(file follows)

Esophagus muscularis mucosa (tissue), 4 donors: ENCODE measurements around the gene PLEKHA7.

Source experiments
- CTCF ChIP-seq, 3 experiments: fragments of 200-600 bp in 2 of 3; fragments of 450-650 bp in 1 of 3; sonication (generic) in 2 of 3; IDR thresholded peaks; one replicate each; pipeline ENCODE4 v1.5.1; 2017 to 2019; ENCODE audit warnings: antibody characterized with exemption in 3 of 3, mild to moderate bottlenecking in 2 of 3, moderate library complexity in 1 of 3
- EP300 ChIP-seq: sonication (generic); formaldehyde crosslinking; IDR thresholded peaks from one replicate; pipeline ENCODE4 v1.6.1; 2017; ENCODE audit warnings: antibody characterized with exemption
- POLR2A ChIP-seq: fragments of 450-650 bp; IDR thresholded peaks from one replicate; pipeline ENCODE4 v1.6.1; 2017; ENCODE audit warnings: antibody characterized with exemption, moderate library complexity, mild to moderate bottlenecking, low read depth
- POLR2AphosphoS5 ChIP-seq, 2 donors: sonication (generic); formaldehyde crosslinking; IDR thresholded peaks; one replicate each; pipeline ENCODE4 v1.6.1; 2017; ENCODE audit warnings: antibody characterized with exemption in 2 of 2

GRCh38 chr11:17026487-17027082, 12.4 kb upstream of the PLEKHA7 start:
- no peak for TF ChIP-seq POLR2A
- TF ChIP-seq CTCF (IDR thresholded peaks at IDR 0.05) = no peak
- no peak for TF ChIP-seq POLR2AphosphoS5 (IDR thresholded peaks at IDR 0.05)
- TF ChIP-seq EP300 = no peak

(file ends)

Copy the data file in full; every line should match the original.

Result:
Esophagus muscularis mucosa (tissue), 4 donors: ENCODE measurements around the gene PLEKHA7.

Source experiments
- CTCF ChIP-seq, 3 experiments: fragments of 200-600 bp in 2 of 3; fragments of 450-650 bp in 1 of 3; sonication (generic) in 2 of 3; IDR thresholded peaks; one replicate each; pipeline ENCODE4 v1.5.1; 2017 to 2019; ENCODE audit warnings: antibody characterized with exemption in 3 of 3, mild to moderate bottlenecking in 2 of 3, moderate library complexity in 1 of 3
- EP300 ChIP-seq: sonication (generic); formaldehyde crosslinking; IDR thresholded peaks from one replicate; pipeline ENCODE4 v1.6.1; 2017; ENCODE audit warnings: antibody characterized with exemption
- POLR2A ChIP-seq: fragments of 450-650 bp; IDR thresholded peaks from one replicate; pipeline ENCODE4 v1.6.1; 2017; ENCODE audit warnings: antibody characterized with exemption, moderate library complexity, mild to moderate bottlenecking, low read depth
- POLR2AphosphoS5 ChIP-seq, 2 donors: sonication (generic); formaldehyde crosslinking; IDR thresholded peaks; one replicate each; pipeline ENCODE4 v1.6.1; 2017; ENCODE audit warnings: antibody characterized with exemption in 2 of 2

GRCh38 chr11:17026487-17027082, 12.4 kb upstream of the PLEKHA7 start:
- no peak for TF ChIP-seq POLR2A
- TF ChIP-seq CTCF (IDR thresholded peaks at IDR 0.05) = no peak
- no peak for TF ChIP-seq POLR2AphosphoS5 (IDR thresholded peaks at IDR 0.05)
- TF ChIP-seq EP300 = no peak